Latvia’s property market continues to improve, with price rises driven by Riga sales
In January 2017, Global Property Guide reported that Riga’s residential real estate market had gone up by 9.75%, as foreign investors continue to purchase apartments in the country’s capital at a robust pace. Supply of new builds is still weak, which has continued to plague the housing market, driving up prices.
Gradually though, housing supply figures are getting better. During the first three quarters of last year, new build completions rose by 2.3% to 1,635 units, compared to the same period in 2015, according to the Central Statistical Bureau of Latvia this represented an improvement of 15% in the new builds segment.
An investment of 275,000 euros can provide buyers with a 2-bedroom luxury penthouse in central Riga. Taking a two-hour drive or so out of Riga and heading west to coastal town Jūrmala, buyers with a Baltic Sea retreat in mind will find fully renovated villas with 5 or 6 bedrooms for between 470,000 euros and 1,250,000 euros that come with extensive gardens.
Outside of Riga house prices have been less dramatic, but in the capital sales for standard dwellings rose by 23%. Traditionally, Riga attracts house buyers from Russia and China, who are looking to buy a “Golden Visa” to gain a residence permit in an EU member state.
Residence permit rules for foreign (non-EU) investors underwent several amendments in 2016. House prices and demand dropped sharply in the wake of these Golden Visa rule changes. When Russian buyers deserted Latvia’s housing market in 2015, house prices nose-dived by 20% to 30%, but now they are creeping up again steadily. This is partly due to a return of Russian investors, who discovered that the changes to the rules governing foreign real estate investment and residence permits were not so drastic after all, but also comes as a result of Brexit.
EU citizens fleeing migrant-unfriendly Britain in search of a better life look to beautiful Riga, and Latvians returning home from a stint in the UK are also driving demand and prices up.
Last year Riga saw the highest annual house price rise for nine years, where the average apartment’s asking price increased by 9.75% year-on-year in the final quarter, rising to 1,159 euros per square metre, after a growth rate of a meagre 0.28% in the same quarter a year before, according to data published by real estate agents OberHaus. Adjusted for inflation, this means Riga’s apartment prices rose by 8.44% at the end of 2016.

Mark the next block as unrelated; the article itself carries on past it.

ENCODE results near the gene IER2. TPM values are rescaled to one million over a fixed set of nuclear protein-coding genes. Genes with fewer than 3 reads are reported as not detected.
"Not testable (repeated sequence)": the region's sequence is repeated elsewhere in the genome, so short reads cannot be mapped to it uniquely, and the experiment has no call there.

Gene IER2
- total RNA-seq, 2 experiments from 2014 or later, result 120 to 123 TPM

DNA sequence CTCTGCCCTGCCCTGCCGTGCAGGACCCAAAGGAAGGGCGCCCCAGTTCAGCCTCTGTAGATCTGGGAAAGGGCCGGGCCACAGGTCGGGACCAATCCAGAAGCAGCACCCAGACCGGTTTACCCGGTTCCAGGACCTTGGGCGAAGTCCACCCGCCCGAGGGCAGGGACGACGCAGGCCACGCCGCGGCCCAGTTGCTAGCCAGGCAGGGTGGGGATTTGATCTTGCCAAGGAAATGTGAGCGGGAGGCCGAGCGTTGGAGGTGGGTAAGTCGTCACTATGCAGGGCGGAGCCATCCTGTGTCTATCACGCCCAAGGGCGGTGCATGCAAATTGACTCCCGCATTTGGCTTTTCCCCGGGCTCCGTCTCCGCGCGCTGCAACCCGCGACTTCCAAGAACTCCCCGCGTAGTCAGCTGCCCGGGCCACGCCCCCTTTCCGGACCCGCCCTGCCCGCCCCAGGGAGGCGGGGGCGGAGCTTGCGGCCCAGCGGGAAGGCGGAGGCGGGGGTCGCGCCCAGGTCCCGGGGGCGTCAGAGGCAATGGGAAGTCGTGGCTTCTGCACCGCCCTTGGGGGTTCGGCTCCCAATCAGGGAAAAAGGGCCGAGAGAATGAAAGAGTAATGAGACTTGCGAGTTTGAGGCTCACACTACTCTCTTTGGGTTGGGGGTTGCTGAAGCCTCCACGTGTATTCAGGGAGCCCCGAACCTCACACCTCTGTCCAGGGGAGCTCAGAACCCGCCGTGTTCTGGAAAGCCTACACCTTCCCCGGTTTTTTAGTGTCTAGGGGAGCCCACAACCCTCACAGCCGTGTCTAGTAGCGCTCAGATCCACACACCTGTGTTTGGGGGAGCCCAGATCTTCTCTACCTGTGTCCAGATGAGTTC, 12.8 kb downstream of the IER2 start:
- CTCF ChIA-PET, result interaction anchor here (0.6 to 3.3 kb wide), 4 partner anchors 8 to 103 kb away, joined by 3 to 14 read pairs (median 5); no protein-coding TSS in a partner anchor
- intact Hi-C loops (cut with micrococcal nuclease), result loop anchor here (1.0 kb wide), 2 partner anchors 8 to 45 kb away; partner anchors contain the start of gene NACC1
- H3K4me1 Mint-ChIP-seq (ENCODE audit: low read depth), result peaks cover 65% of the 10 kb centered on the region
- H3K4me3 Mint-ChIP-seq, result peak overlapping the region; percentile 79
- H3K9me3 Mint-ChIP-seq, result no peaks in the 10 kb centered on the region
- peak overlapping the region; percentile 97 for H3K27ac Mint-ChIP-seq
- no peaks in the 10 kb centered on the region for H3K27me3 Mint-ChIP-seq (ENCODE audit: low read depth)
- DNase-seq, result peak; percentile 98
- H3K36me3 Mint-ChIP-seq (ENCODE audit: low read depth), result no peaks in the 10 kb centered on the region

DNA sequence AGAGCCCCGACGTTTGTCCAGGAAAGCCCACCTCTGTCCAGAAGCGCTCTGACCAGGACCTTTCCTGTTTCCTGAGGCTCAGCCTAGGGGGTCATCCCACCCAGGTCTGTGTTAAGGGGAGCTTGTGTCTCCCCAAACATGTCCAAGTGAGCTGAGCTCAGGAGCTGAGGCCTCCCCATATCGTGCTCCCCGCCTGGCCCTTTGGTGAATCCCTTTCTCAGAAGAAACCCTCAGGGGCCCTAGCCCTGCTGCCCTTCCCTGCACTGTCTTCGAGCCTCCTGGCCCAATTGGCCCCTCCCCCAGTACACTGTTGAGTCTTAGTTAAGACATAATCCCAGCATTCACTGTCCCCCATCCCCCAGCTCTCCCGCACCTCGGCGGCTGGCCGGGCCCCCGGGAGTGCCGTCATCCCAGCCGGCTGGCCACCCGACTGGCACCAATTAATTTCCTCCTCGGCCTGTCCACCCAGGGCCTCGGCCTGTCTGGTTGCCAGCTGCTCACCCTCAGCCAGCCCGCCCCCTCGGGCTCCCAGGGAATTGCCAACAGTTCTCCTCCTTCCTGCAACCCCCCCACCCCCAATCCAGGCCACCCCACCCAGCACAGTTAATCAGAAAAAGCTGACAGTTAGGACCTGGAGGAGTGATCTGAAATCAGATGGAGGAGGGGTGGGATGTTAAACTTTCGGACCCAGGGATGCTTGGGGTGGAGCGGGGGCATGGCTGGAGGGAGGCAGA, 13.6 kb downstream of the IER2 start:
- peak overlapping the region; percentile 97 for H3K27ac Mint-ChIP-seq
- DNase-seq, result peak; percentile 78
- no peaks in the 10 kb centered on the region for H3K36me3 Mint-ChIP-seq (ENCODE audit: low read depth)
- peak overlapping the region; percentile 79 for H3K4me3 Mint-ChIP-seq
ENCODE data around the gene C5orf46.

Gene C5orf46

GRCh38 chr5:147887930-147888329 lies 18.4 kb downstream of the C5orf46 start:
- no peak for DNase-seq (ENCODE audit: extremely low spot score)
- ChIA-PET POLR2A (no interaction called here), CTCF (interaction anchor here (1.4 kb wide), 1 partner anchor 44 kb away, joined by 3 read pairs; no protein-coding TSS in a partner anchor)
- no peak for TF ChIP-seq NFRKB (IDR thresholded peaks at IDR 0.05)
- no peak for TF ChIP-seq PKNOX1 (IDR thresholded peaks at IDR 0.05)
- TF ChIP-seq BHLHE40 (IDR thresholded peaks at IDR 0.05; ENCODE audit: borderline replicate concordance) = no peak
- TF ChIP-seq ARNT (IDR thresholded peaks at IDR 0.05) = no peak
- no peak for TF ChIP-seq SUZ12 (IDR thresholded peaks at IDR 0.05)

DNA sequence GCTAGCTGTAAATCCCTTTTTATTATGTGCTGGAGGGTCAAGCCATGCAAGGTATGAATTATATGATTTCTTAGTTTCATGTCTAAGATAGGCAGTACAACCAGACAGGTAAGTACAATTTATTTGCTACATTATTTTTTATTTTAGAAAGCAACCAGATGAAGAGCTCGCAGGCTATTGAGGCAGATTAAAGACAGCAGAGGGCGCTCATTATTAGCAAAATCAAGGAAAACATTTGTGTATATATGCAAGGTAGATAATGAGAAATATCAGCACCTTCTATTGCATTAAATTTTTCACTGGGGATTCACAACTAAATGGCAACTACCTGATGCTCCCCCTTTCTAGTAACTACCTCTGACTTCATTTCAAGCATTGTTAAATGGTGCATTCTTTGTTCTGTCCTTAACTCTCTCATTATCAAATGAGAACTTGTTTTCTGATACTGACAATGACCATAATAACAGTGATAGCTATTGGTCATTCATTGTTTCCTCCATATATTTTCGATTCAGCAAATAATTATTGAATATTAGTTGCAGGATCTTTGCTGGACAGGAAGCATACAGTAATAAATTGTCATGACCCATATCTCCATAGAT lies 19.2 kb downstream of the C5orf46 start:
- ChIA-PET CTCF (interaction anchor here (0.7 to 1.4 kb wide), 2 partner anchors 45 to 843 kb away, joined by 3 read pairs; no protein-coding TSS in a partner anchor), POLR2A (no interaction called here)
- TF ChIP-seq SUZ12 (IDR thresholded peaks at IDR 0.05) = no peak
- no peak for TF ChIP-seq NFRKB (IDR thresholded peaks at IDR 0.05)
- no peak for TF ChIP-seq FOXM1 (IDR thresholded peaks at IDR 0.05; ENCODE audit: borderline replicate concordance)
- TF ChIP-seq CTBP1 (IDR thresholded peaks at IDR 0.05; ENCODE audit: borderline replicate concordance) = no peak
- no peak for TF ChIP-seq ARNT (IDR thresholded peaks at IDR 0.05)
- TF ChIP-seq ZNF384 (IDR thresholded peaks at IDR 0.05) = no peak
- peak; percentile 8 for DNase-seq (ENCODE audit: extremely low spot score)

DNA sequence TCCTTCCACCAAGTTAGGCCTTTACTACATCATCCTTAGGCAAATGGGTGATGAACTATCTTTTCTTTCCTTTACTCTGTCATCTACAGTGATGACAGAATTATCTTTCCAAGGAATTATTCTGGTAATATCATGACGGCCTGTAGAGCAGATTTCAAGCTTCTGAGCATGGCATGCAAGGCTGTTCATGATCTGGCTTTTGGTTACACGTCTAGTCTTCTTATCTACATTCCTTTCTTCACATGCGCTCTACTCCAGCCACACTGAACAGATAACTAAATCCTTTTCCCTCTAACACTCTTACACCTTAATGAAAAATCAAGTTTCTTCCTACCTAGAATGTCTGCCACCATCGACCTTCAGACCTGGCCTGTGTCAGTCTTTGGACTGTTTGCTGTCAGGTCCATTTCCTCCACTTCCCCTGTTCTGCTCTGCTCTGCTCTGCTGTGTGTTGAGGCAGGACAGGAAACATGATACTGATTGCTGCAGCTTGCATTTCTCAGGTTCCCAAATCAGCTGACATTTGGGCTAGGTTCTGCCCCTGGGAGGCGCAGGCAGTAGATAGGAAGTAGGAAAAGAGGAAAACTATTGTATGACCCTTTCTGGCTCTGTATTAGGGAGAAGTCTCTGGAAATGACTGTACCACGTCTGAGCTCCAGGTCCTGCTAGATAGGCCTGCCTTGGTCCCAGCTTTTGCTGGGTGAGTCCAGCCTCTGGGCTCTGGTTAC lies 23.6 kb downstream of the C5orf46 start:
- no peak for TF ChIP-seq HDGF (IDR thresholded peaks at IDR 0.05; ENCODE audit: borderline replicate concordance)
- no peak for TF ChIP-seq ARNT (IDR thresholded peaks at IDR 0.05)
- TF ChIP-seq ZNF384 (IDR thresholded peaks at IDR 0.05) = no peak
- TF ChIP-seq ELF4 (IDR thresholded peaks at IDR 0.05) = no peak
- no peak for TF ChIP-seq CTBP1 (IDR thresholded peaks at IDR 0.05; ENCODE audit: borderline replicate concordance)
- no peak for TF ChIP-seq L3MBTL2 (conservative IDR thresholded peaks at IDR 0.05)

The trend was confirmed by rival real estate agents Arco, whose figures showed that Riga’s apartment prices shot up by 7.66%, or 6.37% in real terms, costing on average 703.00 euros per square metre at the end of last year. Arco calculates sales transactions slightly differently, hence the variance in price per square metre and percentage of growth. But their data still confirms that house prices are going up sharply in Latvia’s capital.
Outside of the capital, both demand and house prices also went up significantly. Estate agents BALSTS reported to Global Property Guide that apartment prices in Ogre rose by 7.5% during 2016 to 477.00 euros per square metres. Ogre is one of Latvia’s greenest towns, blessed with surrounding forests and boasting beautiful public parks.
In Jelgava, a welcoming city overlooking the banks of the River Lielupe, the average apartment price shot up by 9.6% during 2016, now costing on average 400.00 euros per square metre.
And Kauguri, a popular town in the western part of Jūrmala, recorded increases of 12.4% during 2016, bringing the average cost per square metre for an apartment to 470.00 euros. The town is popular with Russian buyers seeking a Baltic bolt hole for summer vacations.
According to BALSTS, estate agents throughout Latvia are optimistic the trend will continue this year: “All indicators show that the real estate market development, which has begun during the last two years should continue in 2017,” said the company’s CEO, adding that the firm expected to see the average price growth rate to continue to rise.
The Bank of Latvia predicted the country’s economy to grow annually by 3% this year, and with the Eurozone performing well (except for Brexit Britain) generally, there’s no reason to assume that Latvia won’t fulfil this promise.
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